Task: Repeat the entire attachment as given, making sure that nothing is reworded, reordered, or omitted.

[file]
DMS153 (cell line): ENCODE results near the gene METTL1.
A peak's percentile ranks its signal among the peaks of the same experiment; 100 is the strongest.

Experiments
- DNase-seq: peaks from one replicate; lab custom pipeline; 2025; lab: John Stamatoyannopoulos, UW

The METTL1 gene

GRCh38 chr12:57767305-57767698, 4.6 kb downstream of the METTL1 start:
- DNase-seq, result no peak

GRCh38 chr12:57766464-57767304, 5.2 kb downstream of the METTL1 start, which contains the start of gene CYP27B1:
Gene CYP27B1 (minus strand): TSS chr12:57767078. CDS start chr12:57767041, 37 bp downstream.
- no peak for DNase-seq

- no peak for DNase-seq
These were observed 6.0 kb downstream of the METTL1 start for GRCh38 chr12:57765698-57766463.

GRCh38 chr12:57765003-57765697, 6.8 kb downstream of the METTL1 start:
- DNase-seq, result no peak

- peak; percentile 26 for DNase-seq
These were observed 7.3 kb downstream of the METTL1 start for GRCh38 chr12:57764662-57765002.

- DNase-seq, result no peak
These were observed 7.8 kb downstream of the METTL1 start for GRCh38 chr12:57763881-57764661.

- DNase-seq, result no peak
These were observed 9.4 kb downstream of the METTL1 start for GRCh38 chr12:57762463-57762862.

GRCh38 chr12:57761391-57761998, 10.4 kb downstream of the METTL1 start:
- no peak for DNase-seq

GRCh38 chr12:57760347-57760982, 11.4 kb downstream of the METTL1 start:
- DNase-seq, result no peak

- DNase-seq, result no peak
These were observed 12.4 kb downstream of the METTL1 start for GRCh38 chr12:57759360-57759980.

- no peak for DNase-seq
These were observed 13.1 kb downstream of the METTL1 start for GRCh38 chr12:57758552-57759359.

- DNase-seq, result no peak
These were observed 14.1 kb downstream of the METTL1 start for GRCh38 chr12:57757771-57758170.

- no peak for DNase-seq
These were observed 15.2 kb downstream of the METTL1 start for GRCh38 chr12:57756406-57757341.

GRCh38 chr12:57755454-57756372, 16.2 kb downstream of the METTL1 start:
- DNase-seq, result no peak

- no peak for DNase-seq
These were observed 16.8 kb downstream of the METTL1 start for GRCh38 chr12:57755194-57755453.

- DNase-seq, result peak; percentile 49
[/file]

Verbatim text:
DMS153 (cell line): ENCODE results near the gene METTL1.
A peak's percentile ranks its signal among the peaks of the same experiment; 100 is the strongest.

Experiments
- DNase-seq: peaks from one replicate; lab custom pipeline; 2025; lab: John Stamatoyannopoulos, UW

The METTL1 gene

GRCh38 chr12:57767305-57767698, 4.6 kb downstream of the METTL1 start:
- DNase-seq, result no peak

GRCh38 chr12:57766464-57767304, 5.2 kb downstream of the METTL1 start, which contains the start of gene CYP27B1:
Gene CYP27B1 (minus strand): TSS chr12:57767078. CDS start chr12:57767041, 37 bp downstream.
- no peak for DNase-seq

- no peak for DNase-seq
These were observed 6.0 kb downstream of the METTL1 start for GRCh38 chr12:57765698-57766463.

GRCh38 chr12:57765003-57765697, 6.8 kb downstream of the METTL1 start:
- DNase-seq, result no peak

- peak; percentile 26 for DNase-seq
These were observed 7.3 kb downstream of the METTL1 start for GRCh38 chr12:57764662-57765002.

- DNase-seq, result no peak
These were observed 7.8 kb downstream of the METTL1 start for GRCh38 chr12:57763881-57764661.

- DNase-seq, result no peak
These were observed 9.4 kb downstream of the METTL1 start for GRCh38 chr12:57762463-57762862.

GRCh38 chr12:57761391-57761998, 10.4 kb downstream of the METTL1 start:
- no peak for DNase-seq

GRCh38 chr12:57760347-57760982, 11.4 kb downstream of the METTL1 start:
- DNase-seq, result no peak

- DNase-seq, result no peak
These were observed 12.4 kb downstream of the METTL1 start for GRCh38 chr12:57759360-57759980.

- no peak for DNase-seq
These were observed 13.1 kb downstream of the METTL1 start for GRCh38 chr12:57758552-57759359.

- DNase-seq, result no peak
These were observed 14.1 kb downstream of the METTL1 start for GRCh38 chr12:57757771-57758170.

- no peak for DNase-seq
These were observed 15.2 kb downstream of the METTL1 start for GRCh38 chr12:57756406-57757341.

GRCh38 chr12:57755454-57756372, 16.2 kb downstream of the METTL1 start:
- DNase-seq, result no peak

- no peak for DNase-seq
These were observed 16.8 kb downstream of the METTL1 start for GRCh38 chr12:57755194-57755453.

- DNase-seq, result peak; percentile 49